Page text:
Comparison of the Speech Syntactic Features between Hearing-Impaired and Normal Hearing Children

Document Type : Original


1 PhD Linguistics Associate Professor; Ferdowsi University of Mashhad, Iran

2 PhD Student in Linguistics International Campus of Ferdowsi University of Mashhad, Iran


The present study seeks to describe and analyze the syntactic features of children with severely hearing loss who had access to the hearing aids compared with children with normal hearing, assigning them to the same separate gender classes.
Materials and Methods:
In the present study, eight children with severe hearing impairment who used a hearing aid and eight hearing children matched for age and gender were selected using an available sampling method based on the principles of auditory-verbal approach. Hearing children had an average age of 5.45 ±1.9 years and subjects had a mean age of 5.43±2.17 years and their rehabilitation had begun before they were 18 months old. The assessment instrument of the study included the language development test, TOLDP-3. The syntactic skills of these children were analyzed and compared with the hearing children of the same age based on gender.
There was a significant difference between the syntactic scores of the hearing-impaired children and the scores of the hearing children of the same age in the “sentence imitation” (t=−2/90, P<0/05) and “grammatical completion” (t=−3/39, P<0/05) subtests, with no significant difference in the “grammatical understanding” subtest (t=1/67, P>0/05). Moreover, there was no significant difference between male and female children with hearing impairment in terms of syntactic skills development.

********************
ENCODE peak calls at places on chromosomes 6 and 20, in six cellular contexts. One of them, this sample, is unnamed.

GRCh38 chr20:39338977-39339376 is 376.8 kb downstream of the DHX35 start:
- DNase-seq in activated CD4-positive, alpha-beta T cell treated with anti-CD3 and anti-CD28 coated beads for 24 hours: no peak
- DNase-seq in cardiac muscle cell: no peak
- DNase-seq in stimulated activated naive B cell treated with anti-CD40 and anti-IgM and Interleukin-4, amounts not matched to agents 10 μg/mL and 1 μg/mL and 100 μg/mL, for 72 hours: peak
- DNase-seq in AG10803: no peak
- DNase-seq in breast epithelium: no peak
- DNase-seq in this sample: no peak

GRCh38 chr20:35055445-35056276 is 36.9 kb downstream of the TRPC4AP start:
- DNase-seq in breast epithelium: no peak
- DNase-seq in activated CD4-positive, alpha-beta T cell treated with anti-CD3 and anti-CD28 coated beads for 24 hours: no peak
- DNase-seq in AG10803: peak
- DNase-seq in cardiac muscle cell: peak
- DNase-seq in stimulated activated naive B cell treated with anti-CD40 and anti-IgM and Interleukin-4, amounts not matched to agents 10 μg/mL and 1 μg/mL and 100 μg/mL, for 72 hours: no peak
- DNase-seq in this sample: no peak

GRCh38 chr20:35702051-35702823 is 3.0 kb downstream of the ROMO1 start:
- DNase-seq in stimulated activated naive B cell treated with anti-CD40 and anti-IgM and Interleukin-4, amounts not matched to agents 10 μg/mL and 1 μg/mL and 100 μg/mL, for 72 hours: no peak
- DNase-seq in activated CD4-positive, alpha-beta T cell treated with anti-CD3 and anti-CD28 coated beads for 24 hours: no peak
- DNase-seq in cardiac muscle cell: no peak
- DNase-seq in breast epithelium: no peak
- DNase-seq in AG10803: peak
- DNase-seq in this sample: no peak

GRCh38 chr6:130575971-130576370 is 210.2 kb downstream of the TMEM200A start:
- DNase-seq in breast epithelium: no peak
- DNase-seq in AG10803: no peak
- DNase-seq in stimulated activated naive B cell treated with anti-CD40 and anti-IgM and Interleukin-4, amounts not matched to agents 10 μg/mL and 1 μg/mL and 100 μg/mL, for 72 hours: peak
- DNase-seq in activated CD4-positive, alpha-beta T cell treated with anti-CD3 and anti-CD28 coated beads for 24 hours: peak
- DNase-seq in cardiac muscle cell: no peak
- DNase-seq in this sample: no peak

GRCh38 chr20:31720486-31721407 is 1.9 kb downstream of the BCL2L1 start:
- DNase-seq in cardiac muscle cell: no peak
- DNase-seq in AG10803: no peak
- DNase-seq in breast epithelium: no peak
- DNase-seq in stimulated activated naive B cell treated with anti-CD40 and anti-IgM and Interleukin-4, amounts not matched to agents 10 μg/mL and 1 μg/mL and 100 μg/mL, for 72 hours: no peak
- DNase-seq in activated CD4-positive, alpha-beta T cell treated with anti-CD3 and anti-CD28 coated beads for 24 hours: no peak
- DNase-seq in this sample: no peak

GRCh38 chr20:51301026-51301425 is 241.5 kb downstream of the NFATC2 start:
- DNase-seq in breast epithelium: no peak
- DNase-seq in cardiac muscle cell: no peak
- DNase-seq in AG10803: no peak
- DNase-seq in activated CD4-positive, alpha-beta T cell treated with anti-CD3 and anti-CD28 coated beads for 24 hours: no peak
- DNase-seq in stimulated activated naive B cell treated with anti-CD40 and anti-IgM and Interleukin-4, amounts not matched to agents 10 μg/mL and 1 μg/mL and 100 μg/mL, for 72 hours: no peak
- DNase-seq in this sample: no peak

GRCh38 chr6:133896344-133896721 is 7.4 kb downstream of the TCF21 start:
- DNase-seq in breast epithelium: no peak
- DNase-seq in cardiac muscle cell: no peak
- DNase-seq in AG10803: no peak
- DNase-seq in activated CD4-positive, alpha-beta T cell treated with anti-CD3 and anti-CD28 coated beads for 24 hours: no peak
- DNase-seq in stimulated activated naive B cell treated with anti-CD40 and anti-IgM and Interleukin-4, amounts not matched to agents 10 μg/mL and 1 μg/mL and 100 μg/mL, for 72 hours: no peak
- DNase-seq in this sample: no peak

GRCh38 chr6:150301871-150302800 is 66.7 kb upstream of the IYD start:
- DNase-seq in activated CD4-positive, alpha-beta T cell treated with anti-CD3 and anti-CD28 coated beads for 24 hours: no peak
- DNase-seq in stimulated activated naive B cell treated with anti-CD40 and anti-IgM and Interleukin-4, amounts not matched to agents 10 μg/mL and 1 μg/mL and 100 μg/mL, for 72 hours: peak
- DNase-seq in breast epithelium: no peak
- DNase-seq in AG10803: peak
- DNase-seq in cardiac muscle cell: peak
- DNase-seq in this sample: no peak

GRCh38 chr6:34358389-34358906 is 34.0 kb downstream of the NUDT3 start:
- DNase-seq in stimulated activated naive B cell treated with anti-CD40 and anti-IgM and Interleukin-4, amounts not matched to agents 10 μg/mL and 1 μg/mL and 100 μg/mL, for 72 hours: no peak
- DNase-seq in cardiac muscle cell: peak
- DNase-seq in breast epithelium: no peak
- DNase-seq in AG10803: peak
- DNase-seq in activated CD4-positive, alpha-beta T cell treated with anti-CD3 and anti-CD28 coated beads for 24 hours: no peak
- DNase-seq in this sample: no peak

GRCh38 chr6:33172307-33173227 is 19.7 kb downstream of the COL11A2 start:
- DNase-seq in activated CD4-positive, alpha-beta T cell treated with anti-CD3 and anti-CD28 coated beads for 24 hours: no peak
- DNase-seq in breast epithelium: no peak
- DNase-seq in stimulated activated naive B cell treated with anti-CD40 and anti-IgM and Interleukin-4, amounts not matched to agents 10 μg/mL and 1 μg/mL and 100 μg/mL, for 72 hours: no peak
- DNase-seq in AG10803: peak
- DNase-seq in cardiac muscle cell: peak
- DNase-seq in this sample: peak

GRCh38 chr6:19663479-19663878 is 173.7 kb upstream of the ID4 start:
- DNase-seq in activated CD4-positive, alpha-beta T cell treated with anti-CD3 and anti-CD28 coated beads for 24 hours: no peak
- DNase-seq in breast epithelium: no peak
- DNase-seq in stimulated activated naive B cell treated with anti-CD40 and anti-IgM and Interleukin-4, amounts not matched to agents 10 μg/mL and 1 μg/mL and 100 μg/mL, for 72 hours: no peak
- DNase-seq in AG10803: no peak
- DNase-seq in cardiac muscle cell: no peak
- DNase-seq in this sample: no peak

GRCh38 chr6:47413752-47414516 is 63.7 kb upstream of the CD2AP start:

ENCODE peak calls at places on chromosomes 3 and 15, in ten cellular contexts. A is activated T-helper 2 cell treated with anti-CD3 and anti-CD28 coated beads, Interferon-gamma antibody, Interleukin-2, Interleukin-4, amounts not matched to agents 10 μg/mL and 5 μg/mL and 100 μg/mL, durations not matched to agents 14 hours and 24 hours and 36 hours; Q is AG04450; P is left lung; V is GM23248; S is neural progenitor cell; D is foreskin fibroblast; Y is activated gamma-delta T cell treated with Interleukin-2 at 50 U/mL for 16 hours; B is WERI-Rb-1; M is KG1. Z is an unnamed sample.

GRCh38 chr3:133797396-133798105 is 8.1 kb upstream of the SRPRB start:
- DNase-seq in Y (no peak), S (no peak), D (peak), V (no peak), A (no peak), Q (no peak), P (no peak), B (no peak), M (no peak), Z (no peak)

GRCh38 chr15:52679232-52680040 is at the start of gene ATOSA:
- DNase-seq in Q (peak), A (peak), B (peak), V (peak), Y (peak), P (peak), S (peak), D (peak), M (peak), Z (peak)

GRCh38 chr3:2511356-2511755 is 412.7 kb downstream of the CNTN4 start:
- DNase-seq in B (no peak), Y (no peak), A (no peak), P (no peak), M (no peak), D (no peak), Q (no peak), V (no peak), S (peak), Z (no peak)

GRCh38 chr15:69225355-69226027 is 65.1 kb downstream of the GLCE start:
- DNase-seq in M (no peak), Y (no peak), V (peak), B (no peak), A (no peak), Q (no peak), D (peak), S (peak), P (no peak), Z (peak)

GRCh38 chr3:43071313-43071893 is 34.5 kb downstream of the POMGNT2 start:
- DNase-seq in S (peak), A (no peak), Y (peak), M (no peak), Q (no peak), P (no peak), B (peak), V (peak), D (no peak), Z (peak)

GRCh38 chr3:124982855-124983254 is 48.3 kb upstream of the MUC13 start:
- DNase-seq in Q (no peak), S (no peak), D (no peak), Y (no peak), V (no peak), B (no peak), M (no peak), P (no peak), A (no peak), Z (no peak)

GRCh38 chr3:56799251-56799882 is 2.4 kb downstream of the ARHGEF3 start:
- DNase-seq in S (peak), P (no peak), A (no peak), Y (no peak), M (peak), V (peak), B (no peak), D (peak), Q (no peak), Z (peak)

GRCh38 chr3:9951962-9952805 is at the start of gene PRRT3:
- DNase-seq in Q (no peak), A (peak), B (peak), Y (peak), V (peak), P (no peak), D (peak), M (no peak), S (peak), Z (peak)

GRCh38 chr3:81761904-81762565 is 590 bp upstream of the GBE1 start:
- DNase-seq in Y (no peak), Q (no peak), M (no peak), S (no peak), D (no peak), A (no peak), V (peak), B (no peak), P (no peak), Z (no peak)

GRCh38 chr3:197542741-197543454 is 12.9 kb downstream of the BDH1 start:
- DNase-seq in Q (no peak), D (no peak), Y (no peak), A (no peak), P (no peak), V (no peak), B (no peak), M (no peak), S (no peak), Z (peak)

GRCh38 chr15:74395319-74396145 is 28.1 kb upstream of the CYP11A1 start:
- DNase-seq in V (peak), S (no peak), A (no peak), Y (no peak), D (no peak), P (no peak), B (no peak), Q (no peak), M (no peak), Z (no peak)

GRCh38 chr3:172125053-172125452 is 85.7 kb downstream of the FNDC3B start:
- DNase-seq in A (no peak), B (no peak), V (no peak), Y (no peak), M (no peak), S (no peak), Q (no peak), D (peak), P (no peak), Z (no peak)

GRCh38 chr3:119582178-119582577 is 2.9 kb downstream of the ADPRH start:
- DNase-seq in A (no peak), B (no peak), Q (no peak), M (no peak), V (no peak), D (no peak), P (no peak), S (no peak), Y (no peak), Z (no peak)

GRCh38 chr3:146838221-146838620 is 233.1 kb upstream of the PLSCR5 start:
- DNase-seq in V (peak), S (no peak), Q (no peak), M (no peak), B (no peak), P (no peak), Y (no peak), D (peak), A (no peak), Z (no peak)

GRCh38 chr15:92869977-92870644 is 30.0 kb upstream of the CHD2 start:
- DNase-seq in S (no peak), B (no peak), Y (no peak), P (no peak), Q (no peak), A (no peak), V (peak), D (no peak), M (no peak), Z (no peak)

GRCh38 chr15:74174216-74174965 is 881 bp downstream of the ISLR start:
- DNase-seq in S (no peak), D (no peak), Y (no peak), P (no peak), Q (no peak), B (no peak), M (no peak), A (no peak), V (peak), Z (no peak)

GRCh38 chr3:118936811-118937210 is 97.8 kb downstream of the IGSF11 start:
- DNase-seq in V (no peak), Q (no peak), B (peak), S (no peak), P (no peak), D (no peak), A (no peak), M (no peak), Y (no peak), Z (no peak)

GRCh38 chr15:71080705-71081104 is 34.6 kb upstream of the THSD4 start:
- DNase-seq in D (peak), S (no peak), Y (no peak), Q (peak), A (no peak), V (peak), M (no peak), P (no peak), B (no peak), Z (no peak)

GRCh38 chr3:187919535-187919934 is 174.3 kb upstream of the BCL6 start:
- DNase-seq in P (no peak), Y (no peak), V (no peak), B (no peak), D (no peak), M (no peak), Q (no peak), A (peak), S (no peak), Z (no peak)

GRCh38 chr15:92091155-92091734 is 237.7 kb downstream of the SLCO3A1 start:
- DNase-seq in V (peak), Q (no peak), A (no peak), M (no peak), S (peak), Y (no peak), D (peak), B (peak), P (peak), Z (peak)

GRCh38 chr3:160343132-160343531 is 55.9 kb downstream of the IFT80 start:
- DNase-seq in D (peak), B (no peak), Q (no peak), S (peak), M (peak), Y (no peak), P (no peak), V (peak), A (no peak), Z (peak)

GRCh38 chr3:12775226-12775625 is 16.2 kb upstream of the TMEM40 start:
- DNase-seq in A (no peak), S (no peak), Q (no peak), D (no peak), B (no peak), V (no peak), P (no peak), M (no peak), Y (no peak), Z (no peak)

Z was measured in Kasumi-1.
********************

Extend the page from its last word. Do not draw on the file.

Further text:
With early diagnosis and timely rehabilitating intervention, children with hearing loss can perform in a similar way to children of their age with normal hearing in some syntactical areas. Furthermore, the gender factor in the present study had no effect on the development of syntactical skills of children with hearing loss.


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